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Prior to initiating some research projects, researchers may be asked (e.g., by an Institutional Review Board) to complete research ethics / compliance training courses, such as CITI Program's Research Ethics and Compliance Training.

Does completing research ethics / compliance training courses reduce the incidence of ethics or compliance breaches?

I'm looking for studies/surveys, not guesses.

  • 5
    +1 I've wondered about this myself, or whether it's (just) a CYA tactic from the institution (or company, for that matter). – Anyon Oct 28 '18 at 18:54
  • This is really a chicken and egg type thing. I am not sure anyone can be compliant with CITI training without having taken the training. – StrongBad Oct 28 '18 at 19:29
  • @StrongBad maybe you could compare with places where Citi training isn't mandatory? – Franck Dernoncourt Oct 28 '18 at 19:32
  • The training isn't done because it's effective, it's done because it meets a regulatory requirement set by a funding agency. – Anonymous Physicist Jun 5 at 2:17
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Most studies have focused on the effectiveness of training programmes in impacting surrogate outcomes such as the knowledge and attitudes of participants after compared to before attendance at the said programme. Study designs are generally weak, as is usually the case in education research in general, I suppose.

I am aware of a single study conducted in Nigeria that attempted to answer the question you posed, but only secondarily. In their amazing study, Okonta and Rossouw [1] managed to survey 133 Nigerian researchers, 91 (69%) of whom admitted to have ever committed scientific misconduct. When they cross-classified whether these respondents had "education in ethics" in the past, they found no statistical significant association. Furthermore, prior education in ethics was not associated with having had committed the following specific actions:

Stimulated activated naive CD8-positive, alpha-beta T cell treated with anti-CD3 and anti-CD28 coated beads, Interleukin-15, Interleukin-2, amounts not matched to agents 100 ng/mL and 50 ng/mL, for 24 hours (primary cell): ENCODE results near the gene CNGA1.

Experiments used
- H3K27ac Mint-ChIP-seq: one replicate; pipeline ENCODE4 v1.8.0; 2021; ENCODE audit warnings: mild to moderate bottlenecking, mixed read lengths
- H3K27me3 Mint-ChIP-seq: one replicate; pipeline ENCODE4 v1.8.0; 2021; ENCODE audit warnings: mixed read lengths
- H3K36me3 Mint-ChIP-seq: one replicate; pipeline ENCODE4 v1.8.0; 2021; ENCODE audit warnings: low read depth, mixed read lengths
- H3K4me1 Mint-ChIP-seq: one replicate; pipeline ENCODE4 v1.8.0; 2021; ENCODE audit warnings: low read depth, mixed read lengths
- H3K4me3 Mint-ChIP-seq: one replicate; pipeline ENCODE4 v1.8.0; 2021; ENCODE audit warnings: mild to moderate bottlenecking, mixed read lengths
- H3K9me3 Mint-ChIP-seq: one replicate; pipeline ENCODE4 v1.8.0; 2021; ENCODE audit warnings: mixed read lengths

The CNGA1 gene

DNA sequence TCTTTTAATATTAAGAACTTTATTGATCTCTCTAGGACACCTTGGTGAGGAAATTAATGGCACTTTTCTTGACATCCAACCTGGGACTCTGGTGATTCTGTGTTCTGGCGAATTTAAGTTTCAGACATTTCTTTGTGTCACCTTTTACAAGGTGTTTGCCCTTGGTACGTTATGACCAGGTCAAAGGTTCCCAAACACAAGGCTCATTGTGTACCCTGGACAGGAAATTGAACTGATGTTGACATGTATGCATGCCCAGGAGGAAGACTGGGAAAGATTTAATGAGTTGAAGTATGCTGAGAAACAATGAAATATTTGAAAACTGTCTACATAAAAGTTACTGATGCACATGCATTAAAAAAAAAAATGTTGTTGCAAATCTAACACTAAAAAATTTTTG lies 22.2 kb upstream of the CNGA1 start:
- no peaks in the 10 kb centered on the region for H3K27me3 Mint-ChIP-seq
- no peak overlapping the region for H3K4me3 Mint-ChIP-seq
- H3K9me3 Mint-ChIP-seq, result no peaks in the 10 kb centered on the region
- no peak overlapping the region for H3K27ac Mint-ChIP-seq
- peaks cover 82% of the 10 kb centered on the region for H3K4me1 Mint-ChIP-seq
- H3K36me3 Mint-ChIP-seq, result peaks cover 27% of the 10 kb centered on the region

• plagiarism
  • falsifying data
  • intentional protocol violation related to subject enrollment
  • intentional protocol violations related to procedures
  • selective dropping of data from 'outlier' cases
  • falsification of biosketch, resume, reference list
  • disagreements about authorship
  • Pressure from study sponsor to engage in unethical practices

Take from it what you will.

Reference: [1] Okonta P, Rossouw T. Prevalence of scientific misconduct among a group of researchers in Nigeria. Dev World Bioeth. 2013 Dec;13(3):149-57. doi: 10.1111/j.1471-8847.2012.00339.x.

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    You know, on reflection, it's likely that the people who get away with scientific misconduct are only able to do so because they're well educated in the principles of responsible conduct of research. Go figure. – St. Inkbug Oct 29 '18 at 1:37

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